Former Green Bay Packer Forrest Gregg has been diagnosed with Parkinson’s disease. Gregg is a nine-time Pro Bowler and member of the Pro Football Hall of Fame. He was the NFL’s Iron Man, setting a record at the time by playing in 188 consecutive NFL games between 1956 and 1971. He is now locked in a battle with an enemy he can’t see, but whose affects he feels all to well.
Parkinson’s is a progressive, debilitating neurological disorder that leads to tremors (shaking) and difficulty with walking, movement and coordination.
The precise causes of Parkinson’s are unknown, but Gregg, his family and his doctor believe that his disease may be related to numerous concussions that he endured during his 15-year NFL career with the Packers and Cowboys. And while more research is needed to prove a link, studies have shown that recurrent TBI (Traumatic Brain Injuries) have been linked as a potential risk factor for the occurrence or early expression of neurodegenerative disorders such as Parkinson’s disease and Alzheimer’s.
Gregg, now 78-years-old, was diagnosed last month by Dr. Rajeev Kumar, medical director of the Colorado Neurological Institute’s Movement Disorders Center in Denver. He currently suffers from hand tremors, shortened walking stride, a stooped posture and a softened voice.
“I’d like to stop it there if I could,” he told the AP.
While there is no cure, treatment with a combination of drugs, along with exercises and physical therapy, can slow the progression of the disease significantly.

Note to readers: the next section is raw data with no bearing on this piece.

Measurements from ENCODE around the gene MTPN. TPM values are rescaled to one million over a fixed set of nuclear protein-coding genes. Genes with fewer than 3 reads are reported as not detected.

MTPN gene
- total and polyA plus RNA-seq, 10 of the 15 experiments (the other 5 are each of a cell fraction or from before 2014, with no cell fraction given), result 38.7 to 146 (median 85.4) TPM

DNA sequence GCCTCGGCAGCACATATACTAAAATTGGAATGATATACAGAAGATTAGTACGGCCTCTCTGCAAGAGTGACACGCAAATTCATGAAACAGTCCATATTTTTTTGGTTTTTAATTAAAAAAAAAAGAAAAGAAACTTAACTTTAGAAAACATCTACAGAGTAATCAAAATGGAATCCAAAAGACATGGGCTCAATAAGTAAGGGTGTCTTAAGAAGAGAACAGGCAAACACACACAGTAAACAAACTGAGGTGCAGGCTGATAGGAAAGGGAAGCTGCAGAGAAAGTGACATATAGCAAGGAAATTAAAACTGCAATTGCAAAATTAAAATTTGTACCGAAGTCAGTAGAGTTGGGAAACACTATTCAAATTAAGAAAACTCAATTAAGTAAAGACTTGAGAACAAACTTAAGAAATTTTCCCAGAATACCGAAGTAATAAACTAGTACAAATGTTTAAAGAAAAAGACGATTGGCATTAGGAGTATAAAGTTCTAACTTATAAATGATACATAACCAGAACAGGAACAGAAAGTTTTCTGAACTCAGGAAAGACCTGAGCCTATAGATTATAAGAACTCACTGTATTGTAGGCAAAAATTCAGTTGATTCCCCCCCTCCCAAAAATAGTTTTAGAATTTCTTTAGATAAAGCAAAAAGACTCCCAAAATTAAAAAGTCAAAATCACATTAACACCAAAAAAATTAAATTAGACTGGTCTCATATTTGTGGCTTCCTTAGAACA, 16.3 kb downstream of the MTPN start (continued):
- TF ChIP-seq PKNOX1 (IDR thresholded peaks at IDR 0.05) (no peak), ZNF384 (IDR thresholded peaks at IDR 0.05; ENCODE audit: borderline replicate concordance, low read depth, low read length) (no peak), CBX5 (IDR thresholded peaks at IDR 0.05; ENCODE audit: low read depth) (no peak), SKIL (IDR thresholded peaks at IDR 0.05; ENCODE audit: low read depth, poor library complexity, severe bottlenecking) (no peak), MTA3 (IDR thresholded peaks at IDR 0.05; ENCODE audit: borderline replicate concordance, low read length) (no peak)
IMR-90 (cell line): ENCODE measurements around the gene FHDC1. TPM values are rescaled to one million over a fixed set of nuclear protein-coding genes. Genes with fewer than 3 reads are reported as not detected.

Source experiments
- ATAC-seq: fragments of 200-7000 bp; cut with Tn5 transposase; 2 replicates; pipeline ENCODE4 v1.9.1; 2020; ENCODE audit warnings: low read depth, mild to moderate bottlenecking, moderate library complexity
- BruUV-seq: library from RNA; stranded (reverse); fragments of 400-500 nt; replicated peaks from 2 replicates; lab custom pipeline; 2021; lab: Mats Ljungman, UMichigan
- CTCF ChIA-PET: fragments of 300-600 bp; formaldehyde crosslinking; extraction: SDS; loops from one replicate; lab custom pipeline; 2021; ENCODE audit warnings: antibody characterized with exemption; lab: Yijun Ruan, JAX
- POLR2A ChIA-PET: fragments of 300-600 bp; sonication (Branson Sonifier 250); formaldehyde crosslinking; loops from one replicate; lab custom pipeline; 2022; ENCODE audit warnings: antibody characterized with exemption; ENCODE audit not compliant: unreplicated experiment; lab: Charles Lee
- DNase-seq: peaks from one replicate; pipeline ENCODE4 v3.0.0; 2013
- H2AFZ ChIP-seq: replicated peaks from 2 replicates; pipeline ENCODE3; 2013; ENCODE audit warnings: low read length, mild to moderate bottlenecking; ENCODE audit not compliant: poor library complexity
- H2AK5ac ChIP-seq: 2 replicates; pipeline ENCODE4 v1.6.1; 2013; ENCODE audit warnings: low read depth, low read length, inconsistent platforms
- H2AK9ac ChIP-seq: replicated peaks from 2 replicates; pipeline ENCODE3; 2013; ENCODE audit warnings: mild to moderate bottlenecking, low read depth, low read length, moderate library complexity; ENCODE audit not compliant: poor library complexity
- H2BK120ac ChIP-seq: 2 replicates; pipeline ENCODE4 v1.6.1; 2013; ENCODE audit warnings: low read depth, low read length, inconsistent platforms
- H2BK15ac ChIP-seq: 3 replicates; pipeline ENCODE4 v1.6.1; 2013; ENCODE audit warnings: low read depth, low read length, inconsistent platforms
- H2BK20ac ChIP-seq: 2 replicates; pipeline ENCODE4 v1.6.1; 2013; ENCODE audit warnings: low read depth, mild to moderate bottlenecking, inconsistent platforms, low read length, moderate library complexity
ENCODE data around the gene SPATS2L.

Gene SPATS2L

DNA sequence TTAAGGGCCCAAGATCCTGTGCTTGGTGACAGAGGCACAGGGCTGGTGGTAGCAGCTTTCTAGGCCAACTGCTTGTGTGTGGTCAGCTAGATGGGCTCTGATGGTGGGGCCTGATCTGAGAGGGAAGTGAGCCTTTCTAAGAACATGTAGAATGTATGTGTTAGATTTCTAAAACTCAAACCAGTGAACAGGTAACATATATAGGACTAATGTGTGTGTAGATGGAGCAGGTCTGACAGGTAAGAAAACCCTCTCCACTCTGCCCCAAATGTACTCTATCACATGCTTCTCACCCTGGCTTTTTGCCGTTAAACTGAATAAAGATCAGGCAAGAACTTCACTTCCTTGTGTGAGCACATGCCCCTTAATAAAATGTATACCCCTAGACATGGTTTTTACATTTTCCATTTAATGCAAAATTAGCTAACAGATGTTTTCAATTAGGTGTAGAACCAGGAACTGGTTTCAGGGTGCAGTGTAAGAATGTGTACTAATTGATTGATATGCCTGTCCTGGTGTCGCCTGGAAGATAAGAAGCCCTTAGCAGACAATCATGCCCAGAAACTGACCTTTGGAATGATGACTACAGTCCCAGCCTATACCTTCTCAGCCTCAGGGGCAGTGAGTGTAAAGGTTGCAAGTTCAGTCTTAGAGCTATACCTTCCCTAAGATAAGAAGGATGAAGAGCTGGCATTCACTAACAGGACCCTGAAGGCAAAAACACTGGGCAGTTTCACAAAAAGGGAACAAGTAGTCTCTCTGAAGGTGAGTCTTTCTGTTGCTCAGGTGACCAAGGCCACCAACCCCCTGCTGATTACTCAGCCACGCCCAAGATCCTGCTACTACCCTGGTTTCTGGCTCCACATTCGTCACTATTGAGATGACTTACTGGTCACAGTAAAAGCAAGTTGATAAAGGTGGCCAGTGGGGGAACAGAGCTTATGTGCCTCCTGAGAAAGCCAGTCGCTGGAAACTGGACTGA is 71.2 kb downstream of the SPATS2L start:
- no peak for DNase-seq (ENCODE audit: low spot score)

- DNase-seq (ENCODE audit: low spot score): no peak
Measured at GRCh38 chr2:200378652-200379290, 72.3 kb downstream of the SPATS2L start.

Gregg chose to go public with his battle to help promote understanding of the disease and push for funding for more research.
“I don’t pretend to say that I’m important to the scheme of things in the whole world, but I can do something and help along people who have this disease,” Gregg said. “So, I’m kind of just saying that I have it, I want to do something about it and I think I found the right people to help me along the line.”
“I had a friend who had Parkinson’s and he didn’t find out he had it until it was too late to do anything about it and we lost him and when I first heard this, you can believe me, it shook me up.”
Green Bay Packers President and CEO Mark Murphy sent his wishes, on behalf of the whole Packers Family. “The thoughts, prayers and support of the Green Bay Packers are with Forrest, his wife, Barbara, and his family as he faces this new challenge in his life,” Murphy said.
“I had the opportunity to get to know Forrest last spring on our Packers Tailgate Tour and know he will use the same inspiring determination that marked his career and previous health challenges to serve him well as he adjusts to living with Parkinson’s.”
Gregg beat melanoma in 1976 and colon cancer in 2001. “This is not my first experience with a life-threatening disease,” he said. “So, I’ve got another battle to fight.”
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